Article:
A man rides his bicycle past a graffiti, amidst the spread of the coronavirus disease (COVID-19), in New Delhi, India, July 17, 2020.

Publication Type

Does the new fiscal consensus in advanced economies travel to emerging markets?

Olivier Blanchard (PIIE), Josh Felman (JH Consulting) and Arvind Subramanian (PIIE)

Policy Briefs 21-7
Photo Credit: REUTERS/Adnan Abidi

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A new consensus on fiscal policy has emerged in advanced economies, that stimulus is both needed and feasible. At first blush, the scope for stimulus seems even greater in emerging markets, since their primary deficits are smaller and interest-growth differentials more favorable, suggesting that they can sustain much higher levels of debt. But more careful analysis suggests that this is not the case. The authors point out that what matters for debt sustainability are not current conditions but rather the range of possible future outcomes. And prospects for interest rates and growth are more uncertain in emerging markets, while primary balances are more difficult to adjust. As a result, debt limits are in fact tighter than advanced economies. Taking India as a case study, the authors argue that what is needed in the current situation is responsible, slow fiscal adjustment. More generally, one should be careful about importing wholesale the new fiscal consensus into emerging markets.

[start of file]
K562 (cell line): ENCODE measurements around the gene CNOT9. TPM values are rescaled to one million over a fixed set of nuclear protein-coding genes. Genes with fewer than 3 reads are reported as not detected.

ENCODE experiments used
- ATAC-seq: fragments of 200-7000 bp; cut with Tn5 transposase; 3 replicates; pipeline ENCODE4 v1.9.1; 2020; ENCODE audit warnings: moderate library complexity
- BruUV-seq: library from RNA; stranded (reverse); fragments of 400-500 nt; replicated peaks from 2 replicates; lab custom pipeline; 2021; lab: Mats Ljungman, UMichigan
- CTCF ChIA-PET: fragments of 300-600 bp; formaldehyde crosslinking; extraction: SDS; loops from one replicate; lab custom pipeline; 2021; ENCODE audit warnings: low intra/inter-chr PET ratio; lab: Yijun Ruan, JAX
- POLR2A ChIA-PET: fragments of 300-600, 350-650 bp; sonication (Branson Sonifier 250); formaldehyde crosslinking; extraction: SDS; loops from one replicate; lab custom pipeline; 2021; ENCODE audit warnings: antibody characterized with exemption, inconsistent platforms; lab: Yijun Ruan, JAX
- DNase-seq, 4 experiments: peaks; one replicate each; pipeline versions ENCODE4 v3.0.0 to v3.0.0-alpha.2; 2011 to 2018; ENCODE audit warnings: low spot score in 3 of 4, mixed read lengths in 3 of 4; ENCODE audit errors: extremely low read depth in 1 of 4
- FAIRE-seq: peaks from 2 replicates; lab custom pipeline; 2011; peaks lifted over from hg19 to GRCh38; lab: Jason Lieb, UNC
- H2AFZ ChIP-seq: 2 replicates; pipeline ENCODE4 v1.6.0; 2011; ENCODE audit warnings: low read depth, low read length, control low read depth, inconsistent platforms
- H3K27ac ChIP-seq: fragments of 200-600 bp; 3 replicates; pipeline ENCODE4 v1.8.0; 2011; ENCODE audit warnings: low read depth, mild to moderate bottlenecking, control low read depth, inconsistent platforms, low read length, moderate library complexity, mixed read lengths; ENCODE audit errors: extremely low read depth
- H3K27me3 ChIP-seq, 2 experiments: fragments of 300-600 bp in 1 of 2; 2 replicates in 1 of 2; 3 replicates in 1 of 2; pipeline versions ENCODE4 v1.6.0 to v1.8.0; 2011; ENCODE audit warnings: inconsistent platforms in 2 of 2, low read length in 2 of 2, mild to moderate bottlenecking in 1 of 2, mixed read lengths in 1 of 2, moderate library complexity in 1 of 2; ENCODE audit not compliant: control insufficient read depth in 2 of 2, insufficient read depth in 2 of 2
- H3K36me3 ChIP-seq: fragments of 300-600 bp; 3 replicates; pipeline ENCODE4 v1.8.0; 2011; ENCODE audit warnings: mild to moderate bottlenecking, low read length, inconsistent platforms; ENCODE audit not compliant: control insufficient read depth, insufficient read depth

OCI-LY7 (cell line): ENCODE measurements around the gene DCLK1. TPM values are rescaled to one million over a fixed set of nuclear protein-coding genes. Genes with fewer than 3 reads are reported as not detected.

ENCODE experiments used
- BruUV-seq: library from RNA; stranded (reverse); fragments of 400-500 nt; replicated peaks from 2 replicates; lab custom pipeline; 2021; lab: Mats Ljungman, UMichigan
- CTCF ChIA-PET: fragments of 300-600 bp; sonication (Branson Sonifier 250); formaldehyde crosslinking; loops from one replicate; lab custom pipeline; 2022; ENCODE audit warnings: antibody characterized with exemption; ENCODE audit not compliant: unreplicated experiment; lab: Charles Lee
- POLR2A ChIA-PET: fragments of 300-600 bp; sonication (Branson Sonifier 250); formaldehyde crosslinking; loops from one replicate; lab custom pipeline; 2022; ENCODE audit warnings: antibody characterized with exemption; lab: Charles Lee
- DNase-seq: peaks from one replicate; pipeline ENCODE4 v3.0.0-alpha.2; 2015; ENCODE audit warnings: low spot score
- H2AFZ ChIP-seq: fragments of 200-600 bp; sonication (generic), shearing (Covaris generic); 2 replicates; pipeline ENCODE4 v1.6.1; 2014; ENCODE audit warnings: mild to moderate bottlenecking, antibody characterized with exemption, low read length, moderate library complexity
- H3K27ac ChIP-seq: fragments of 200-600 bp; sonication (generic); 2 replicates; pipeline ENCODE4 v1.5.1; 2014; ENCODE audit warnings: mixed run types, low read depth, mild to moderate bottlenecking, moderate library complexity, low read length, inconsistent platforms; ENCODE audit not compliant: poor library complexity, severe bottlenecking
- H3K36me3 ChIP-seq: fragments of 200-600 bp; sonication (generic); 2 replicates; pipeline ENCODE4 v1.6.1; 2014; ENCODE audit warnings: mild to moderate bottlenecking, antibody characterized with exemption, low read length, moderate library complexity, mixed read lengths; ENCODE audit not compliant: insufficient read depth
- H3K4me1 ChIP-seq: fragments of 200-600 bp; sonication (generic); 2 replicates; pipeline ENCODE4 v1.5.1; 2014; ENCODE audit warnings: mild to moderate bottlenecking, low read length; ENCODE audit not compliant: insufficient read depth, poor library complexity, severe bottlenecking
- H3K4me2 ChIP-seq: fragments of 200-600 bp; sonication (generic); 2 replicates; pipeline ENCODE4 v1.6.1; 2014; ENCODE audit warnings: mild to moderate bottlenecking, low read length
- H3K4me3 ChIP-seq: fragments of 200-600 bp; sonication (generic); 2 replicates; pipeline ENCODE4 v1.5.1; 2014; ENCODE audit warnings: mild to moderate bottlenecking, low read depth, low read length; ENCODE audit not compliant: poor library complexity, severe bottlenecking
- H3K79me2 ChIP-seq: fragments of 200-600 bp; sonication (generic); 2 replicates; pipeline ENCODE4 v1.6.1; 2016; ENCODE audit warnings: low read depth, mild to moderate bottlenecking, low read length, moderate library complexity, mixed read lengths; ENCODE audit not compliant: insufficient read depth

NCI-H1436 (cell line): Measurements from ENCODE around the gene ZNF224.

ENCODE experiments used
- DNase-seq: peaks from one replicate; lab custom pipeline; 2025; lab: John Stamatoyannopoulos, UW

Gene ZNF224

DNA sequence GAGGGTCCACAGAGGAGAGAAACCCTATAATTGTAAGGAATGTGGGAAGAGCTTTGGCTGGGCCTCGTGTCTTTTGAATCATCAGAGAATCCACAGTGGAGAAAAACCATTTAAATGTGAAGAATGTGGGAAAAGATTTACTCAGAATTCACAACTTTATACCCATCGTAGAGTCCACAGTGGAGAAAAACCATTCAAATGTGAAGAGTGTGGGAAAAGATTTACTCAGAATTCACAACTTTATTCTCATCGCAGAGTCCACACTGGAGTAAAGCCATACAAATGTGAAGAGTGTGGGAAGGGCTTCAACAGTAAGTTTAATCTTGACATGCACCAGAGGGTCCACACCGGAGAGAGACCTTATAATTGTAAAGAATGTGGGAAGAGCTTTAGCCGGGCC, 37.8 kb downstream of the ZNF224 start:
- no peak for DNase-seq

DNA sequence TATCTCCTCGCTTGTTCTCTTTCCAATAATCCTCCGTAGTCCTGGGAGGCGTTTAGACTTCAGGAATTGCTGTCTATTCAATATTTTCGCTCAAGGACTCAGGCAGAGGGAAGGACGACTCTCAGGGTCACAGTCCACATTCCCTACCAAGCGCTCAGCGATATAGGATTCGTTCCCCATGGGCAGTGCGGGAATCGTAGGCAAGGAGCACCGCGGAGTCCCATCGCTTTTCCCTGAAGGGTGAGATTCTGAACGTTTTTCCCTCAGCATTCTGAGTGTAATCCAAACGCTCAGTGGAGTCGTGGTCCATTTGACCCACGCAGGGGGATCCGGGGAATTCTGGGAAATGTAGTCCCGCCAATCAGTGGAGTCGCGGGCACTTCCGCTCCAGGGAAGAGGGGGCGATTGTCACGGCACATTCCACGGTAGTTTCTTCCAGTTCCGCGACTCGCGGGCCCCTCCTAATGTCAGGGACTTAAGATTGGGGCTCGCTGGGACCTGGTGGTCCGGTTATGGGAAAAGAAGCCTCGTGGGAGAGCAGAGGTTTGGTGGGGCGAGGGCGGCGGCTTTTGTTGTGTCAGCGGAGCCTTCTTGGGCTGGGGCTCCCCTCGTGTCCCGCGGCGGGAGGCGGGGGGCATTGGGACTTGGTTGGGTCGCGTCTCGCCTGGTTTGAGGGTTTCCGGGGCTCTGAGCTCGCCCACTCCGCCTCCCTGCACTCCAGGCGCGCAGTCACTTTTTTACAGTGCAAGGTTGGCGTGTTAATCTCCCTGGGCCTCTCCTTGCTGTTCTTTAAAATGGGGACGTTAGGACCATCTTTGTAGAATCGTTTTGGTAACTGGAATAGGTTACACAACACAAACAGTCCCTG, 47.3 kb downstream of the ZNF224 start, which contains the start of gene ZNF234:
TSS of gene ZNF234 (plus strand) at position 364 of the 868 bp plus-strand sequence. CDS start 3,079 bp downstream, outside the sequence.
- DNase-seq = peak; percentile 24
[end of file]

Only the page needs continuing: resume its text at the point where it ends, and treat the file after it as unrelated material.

Data Disclosure:

The data underlying this analysis are available here.